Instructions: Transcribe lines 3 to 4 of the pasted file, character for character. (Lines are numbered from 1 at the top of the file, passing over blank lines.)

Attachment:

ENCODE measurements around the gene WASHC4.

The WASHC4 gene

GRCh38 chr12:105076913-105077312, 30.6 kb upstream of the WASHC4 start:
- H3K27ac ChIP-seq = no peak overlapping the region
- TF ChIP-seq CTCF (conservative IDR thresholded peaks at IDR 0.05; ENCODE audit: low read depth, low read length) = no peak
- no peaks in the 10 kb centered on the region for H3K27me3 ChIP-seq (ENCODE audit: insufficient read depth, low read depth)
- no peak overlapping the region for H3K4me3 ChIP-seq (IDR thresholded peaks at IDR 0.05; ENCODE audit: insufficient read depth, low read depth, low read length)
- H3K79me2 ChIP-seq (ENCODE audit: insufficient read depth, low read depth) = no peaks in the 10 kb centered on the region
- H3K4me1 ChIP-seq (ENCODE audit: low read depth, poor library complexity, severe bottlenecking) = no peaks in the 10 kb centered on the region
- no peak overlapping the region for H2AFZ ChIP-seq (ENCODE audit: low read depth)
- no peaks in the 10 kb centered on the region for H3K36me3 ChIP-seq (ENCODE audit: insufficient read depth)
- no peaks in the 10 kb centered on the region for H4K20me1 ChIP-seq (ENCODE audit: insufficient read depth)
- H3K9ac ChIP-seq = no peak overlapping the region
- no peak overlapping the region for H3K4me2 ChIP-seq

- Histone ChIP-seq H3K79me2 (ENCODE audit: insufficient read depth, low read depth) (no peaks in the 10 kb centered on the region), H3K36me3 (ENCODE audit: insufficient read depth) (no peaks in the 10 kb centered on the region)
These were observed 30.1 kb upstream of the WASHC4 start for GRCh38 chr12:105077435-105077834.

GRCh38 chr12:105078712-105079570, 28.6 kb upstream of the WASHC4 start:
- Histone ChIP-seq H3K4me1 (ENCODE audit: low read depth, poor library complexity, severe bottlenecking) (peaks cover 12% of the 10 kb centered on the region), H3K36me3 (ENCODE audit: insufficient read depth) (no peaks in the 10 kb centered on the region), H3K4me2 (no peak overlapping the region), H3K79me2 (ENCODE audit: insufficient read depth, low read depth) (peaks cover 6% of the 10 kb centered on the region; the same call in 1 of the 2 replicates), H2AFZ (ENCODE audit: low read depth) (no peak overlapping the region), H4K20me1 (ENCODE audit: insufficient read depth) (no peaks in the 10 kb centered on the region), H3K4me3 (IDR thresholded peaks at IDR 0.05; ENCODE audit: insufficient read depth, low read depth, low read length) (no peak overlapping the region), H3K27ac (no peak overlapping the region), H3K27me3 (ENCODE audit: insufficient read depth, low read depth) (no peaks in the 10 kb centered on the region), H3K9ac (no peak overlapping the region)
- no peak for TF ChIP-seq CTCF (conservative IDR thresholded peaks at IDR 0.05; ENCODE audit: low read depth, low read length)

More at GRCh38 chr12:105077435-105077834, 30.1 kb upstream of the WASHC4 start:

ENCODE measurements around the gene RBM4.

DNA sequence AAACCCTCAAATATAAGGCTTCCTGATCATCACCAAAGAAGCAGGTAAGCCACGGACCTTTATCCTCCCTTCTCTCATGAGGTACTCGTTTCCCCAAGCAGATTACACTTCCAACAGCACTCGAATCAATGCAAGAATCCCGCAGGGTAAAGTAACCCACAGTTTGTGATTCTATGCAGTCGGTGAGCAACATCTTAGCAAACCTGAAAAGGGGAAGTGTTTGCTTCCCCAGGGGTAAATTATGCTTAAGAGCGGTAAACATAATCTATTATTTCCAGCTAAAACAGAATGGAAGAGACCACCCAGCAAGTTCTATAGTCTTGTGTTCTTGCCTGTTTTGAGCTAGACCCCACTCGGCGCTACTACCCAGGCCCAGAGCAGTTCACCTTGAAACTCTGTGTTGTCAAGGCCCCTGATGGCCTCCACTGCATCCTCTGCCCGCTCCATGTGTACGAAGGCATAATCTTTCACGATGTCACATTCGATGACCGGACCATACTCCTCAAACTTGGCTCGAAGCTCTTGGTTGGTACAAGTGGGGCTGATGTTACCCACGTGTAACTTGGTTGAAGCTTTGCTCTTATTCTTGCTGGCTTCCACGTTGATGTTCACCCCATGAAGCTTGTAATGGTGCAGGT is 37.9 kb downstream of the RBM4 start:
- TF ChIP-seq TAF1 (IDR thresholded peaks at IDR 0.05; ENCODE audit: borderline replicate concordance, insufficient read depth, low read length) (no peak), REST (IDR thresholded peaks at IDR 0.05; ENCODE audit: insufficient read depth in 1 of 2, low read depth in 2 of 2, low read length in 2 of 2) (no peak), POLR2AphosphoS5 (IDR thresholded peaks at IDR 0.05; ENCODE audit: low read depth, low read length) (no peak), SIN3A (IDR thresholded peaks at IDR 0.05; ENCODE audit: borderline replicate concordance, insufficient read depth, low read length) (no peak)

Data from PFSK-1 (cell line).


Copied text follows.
GRCh38 chr12:105076913-105077312, 30.6 kb upstream of the WASHC4 start:
- H3K27ac ChIP-seq = no peak overlapping the region